Grooming the next Emeril: Pint-sized cooks make big strides in the kitchen
November 7, 2011
ESCHENBACH, Germany -- The after-school cooking class proceeded like normal. Pizza, made from scratch, was on the menu. Children kneaded dough, spread the sauce -- and then it happened.
"Who wants spinach on their pizza?" asked Kristyn Giles, cooking club instructor and third-grade teacher at Netzaberg Elementary School.
"Me, me me!" shouted the pint-sized chefs.
"Here is the zucchini," said Giles.
The "me, me me's" continued to echo throughout the vast room with each healthy ingredient.
"Try these peppers, they're sweet, not spicy or bitter," said Giles, offering a bite to each student.
"Mmm, these are good," said 10-year-old Aziza Bah. "I want those on my pizza."
"I want garlic," said fifth-grader Izaiah Brown. "Lots and lots of garlic."
It was a sea of vegetables and herbs and these elementary schoolers couldn't get enough.
I couldn't believe it. Was I really surrounded by health conscious tweens?
And as quickly as the surreal moment of healthy eating came, it disappeared with seven magic words.
"We should put cookies on our pizzas!" one student said.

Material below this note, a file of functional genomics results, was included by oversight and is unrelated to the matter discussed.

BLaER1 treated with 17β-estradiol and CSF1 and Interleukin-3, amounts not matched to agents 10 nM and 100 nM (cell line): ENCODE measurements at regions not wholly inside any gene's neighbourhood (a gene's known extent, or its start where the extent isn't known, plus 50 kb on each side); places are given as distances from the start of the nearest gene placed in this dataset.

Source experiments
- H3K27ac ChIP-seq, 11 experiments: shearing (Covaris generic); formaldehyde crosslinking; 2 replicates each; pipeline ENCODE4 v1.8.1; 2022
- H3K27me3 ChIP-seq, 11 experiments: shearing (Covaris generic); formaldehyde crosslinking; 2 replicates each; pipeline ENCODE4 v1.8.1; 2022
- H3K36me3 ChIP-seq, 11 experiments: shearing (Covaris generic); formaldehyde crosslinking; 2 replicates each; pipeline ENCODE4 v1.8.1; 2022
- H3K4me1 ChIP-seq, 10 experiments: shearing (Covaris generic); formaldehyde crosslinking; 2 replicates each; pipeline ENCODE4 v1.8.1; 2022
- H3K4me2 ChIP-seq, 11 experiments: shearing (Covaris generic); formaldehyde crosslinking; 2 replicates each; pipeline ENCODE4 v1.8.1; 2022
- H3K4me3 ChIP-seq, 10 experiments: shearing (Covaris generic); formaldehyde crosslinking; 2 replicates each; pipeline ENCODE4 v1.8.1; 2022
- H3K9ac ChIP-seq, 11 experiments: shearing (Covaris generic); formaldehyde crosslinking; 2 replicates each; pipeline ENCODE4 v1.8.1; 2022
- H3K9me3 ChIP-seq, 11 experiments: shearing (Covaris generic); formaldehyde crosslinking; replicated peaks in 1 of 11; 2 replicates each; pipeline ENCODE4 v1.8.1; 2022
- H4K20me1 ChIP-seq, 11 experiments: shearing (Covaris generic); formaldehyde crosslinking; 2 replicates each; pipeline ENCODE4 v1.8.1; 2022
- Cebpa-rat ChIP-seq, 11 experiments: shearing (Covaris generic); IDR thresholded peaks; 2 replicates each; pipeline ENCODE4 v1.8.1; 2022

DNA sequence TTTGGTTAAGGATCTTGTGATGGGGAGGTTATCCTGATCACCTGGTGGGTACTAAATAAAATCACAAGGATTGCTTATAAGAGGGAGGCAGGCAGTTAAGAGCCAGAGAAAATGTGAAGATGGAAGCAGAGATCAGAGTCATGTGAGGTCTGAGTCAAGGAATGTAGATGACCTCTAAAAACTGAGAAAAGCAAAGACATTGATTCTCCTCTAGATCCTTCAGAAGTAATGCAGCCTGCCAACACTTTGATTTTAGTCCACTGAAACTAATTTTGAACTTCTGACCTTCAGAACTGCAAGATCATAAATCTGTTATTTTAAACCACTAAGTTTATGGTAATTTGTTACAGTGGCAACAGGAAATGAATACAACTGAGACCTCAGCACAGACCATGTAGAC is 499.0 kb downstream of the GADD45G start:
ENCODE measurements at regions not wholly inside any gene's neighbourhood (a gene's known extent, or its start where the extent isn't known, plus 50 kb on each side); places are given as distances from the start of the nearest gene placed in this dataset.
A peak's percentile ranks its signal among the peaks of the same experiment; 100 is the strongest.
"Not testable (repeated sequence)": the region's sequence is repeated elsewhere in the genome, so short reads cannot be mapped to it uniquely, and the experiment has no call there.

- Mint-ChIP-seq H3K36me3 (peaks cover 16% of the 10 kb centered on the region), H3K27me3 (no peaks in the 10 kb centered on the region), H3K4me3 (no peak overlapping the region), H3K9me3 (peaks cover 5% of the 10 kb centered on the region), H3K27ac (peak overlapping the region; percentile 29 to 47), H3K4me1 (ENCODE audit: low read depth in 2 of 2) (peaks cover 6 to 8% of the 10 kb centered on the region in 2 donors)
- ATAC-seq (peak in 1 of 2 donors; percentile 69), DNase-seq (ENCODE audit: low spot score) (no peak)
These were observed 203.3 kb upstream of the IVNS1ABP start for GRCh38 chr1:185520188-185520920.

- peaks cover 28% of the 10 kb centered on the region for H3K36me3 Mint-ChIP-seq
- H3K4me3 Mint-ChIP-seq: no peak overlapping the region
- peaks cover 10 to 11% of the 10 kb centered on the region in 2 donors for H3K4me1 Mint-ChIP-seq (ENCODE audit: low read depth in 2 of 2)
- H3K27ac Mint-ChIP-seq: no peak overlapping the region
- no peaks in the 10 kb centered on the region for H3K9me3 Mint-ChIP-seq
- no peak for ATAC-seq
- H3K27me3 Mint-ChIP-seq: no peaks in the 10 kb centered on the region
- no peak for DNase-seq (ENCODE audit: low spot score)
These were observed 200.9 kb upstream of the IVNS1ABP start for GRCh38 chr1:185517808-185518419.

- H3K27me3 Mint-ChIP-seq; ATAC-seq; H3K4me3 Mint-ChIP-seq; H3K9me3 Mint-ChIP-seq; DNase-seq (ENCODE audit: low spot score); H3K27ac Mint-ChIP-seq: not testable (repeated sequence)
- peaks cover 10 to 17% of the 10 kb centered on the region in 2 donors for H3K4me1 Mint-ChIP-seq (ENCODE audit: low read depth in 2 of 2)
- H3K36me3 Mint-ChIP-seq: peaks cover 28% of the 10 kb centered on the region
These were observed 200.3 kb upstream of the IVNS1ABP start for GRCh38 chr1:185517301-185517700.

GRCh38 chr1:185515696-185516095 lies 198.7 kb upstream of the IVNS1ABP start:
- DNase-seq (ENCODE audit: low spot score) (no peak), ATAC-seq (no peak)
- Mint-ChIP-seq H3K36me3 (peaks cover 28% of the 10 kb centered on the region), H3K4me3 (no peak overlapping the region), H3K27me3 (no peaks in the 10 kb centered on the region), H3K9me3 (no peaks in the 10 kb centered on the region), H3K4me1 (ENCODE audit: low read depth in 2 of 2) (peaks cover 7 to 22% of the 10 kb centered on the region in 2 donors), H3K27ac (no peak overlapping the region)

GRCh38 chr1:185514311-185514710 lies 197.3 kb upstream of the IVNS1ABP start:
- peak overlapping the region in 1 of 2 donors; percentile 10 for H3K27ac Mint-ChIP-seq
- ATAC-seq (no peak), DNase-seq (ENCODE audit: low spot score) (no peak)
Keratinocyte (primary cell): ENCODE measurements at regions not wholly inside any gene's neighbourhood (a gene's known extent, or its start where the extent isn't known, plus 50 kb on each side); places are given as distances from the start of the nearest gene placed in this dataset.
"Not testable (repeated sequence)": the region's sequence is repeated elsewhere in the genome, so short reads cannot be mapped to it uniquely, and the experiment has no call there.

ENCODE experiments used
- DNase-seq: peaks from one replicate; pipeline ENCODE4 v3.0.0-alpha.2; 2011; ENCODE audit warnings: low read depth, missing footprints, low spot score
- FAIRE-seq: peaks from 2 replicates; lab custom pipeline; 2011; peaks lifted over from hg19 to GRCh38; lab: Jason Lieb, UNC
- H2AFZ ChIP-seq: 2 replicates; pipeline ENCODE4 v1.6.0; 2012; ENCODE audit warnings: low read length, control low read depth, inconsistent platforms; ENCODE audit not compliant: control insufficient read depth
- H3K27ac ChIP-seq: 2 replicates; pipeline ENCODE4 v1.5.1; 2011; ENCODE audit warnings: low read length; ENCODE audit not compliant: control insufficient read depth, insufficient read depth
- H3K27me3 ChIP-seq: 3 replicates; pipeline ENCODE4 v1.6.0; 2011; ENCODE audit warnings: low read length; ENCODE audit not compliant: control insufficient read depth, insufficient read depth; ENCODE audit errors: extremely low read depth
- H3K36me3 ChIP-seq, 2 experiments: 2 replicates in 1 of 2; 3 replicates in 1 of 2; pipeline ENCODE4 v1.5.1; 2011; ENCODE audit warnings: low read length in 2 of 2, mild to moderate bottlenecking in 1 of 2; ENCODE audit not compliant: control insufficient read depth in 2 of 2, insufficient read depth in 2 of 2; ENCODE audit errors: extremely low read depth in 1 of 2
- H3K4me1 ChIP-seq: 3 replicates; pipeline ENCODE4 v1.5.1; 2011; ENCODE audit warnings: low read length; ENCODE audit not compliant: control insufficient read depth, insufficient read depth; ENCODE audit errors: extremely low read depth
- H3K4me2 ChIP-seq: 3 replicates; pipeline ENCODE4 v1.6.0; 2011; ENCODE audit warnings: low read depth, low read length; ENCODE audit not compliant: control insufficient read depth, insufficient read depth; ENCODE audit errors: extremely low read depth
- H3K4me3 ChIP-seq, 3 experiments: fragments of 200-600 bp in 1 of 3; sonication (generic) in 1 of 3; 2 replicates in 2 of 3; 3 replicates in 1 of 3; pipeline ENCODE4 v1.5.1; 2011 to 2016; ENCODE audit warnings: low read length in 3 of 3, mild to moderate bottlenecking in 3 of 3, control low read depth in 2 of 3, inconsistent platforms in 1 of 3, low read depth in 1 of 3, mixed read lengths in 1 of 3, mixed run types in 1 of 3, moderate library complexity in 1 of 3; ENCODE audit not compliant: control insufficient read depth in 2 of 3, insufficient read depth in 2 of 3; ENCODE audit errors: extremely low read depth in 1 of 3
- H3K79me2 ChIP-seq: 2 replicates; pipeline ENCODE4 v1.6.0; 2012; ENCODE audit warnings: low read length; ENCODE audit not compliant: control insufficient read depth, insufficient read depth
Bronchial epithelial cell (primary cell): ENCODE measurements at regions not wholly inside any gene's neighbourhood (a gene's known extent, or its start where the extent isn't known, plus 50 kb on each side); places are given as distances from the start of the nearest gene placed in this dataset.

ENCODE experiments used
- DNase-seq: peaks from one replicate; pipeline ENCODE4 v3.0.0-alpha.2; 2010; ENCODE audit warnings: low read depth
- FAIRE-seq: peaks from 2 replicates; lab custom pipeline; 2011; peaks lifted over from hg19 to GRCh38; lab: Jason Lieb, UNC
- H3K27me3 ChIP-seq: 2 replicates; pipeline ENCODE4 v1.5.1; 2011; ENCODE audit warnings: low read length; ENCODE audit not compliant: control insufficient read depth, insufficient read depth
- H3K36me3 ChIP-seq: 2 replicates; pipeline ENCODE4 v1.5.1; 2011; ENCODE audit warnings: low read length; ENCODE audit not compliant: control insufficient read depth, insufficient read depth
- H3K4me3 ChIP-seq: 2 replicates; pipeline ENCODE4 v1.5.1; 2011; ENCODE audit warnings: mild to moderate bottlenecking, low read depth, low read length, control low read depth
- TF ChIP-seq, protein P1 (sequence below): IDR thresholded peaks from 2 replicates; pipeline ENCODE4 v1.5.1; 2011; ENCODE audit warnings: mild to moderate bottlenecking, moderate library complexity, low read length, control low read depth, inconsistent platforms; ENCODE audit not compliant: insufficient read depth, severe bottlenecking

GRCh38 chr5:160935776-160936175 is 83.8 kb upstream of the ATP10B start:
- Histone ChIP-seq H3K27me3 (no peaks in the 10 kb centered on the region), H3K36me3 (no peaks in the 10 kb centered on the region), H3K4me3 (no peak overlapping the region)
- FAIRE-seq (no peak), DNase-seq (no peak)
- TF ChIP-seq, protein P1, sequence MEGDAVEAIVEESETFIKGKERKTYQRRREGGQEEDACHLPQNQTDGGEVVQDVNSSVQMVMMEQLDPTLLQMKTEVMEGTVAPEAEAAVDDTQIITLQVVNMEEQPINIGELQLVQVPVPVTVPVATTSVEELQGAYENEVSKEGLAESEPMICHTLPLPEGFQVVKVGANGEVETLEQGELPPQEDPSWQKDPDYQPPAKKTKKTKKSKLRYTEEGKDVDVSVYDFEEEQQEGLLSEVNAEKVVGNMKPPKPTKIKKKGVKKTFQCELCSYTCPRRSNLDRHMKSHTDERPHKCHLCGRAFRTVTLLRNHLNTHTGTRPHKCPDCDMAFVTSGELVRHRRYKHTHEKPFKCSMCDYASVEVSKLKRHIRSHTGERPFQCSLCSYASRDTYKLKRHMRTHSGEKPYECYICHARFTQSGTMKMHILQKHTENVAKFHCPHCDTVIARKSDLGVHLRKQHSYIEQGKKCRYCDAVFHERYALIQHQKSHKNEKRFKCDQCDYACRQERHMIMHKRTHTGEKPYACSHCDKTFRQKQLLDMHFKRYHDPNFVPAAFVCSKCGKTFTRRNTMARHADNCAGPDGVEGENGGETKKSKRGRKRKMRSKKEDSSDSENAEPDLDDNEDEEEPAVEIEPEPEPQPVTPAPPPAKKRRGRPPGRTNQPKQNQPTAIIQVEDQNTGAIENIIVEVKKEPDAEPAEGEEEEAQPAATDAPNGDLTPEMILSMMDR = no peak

Alexandra Alonso, 10, looked around and thought for a moment. With a serious look on her face she replied, "That's a great idea. I think cookies on a pizza would taste really good."
And we're back.
While the monthlong cooking class did ignite the sophisticated palates of these youngsters, the class was also aimed at teaching safety in the kitchen.
"We teach them how to properly hold a knife, slice vegetables and cook using the stove and other utensils," said Giles, adding that the topic of healthy foods is also a dominant theme.
"We let them know that fresh food with fresh ingredients can taste really good," she said.
The class meets twice a week and over the course of each class students prepared everything needed for a full-course meal.
From salads to sandwiches, tacos, soup and, of course, desserts, the bite-sized bakers learned the ins and outs of the kitchen, many for the first time.
"I didn't know anything before this class," said Alonso. "Now I can help my mom when she cooks. I know it all."
For some students, including 9-year-old Seanna McDonald, this class is just a refresher course.
"I've been cooking since I was six. I know my way around a kitchen," said McDonald, adding that her specialty is spaghetti. "I use a lot of butter and garlic."
While the students had various skill levels and ideas for participating, all agreed the best part of the class was tasting the fruits of their labor.
"The pizza's almost ready," said fourth-grader Jerome Hiler as the smell of melted cheese permeated the hallways of the school.
The 14 cooks sat down to dine and discussed their work.
"The pizza's good because we made it," said Bah.
"It tastes like hard work," said 9-year-old Eriq Gillespie.
Covered with pizza sauce, Hiler disagreed.
"It tastes good because it's pizza," he said. "Pizza is always good."